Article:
Learning Without Limits

27
Feb

You’ve heard about the ways in which e-learning is transforming higher education. But we are convinced that e-learning will play a role in changing how we transfer and access knowledge in all aspects of life.

If you’re interested in exploring the promise and challenges of e-learning, please download the free report Just in Time: The Beyond-the-Hype Potential of E-Learning, which Mario and our colleague Katie Paris wrote with invaluable input from a dozen trusted advisors. This is the culmination of a year of conversations with more than 100 leading thinkers, practitioners, and entrepreneurs.

Don’t expect answers from the Oracle of Delphi in this report. We hope, though, that it inspires you to consider how e-learning could change the way we transfer knowledge and continuously improve and provides context for ways you can use e-learning to improve your organization and enrich your life.

Overzealous prognosticators say that e-learning will wipe out our existing education and training sectors. Meanwhile, some been-there-done-that commentators will tell you that e-learning is just a way of dressing up “distance learning” in faddish new clothes. We disagree with both. Today, cloud computing, open-source systems, and ever-smarter mobile devices are converging to create platforms unlike anything we’ve ever seen for knowledge sharing, service delivery, and how we teach and learn—far beyond the confines of formal education.

In an attempt to walk the talk, we created our own short videos on what and how we learned during this journey. If the report or videos resonate with you, we hope you will help spread the word via your networks. You can find the report, the videos, and a number of options for sharing them here.

And here are brief updates from around the Leap of Reason community:

  • Congratulations to our friends at Roca, Inc. and Third Sector Capital Partners who have joined forces with Massachusetts Governor Deval Patrick to launch the country’s largest Pay for Success initiative (also known as a Social Impact Bond). The initiative is aimed at improving outcomes for young men on probation or leaving the juvenile justice system. Government payments will be based on Roca’s effectiveness in reducing the number of days young men spend in jail and improving their employment and job readiness.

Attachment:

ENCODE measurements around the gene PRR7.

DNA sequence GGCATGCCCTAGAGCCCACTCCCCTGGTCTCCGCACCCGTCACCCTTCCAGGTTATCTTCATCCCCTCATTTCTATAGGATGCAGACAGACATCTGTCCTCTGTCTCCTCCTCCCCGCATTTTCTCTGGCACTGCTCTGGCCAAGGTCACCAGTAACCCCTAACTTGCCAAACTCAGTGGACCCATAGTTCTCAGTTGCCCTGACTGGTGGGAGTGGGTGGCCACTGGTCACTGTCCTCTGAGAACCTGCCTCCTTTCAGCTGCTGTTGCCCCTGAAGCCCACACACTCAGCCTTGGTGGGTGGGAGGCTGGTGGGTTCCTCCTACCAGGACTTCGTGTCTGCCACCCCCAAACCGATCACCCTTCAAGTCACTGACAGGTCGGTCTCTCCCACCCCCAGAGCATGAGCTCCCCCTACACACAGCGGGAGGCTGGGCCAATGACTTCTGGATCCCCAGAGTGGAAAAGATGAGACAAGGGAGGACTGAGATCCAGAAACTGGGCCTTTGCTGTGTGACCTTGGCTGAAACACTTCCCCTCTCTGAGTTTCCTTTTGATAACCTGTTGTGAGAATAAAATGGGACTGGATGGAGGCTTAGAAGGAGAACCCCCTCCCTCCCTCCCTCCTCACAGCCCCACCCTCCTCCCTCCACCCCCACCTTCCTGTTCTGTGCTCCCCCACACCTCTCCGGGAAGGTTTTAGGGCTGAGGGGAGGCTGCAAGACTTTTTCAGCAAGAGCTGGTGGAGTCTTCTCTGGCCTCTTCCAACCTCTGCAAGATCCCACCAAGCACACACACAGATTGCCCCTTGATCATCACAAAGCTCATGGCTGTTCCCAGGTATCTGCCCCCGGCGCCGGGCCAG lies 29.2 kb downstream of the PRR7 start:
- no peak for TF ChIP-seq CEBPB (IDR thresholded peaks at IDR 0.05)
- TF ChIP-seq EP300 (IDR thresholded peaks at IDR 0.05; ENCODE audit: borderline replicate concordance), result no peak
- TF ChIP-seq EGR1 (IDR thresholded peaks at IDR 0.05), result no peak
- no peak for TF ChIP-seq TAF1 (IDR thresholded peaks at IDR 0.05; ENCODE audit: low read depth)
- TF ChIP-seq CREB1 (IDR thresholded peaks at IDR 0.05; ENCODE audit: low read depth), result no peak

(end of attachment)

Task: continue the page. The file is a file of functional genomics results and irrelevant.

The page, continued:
• The Investing in Innovation (i3) Fund, the Department of Education’s foray into using scientific evidence as the basis for funding decisions, recently got data-driven validation of its approach. The purpose of i3 is to help organizations with the strongest track records of improving student achievement and attainment scale up and serve more students. The $150 million question: When you pick grantees that have demonstrated strong results in their current settings and help them scale up, will those strong results translate to the new settings? Thanks to new randomized trials of three of i3’s initial scale-up grantees (Reading Recovery, Success for All, and Teach for America), the early answer appears to be yes (although we need to keep in mind that the studies are not definitive because they’re based on just a few years of data). For a more detailed look at what the studies show, see the Coalition for Evidence-Based Policy’s two-page summary.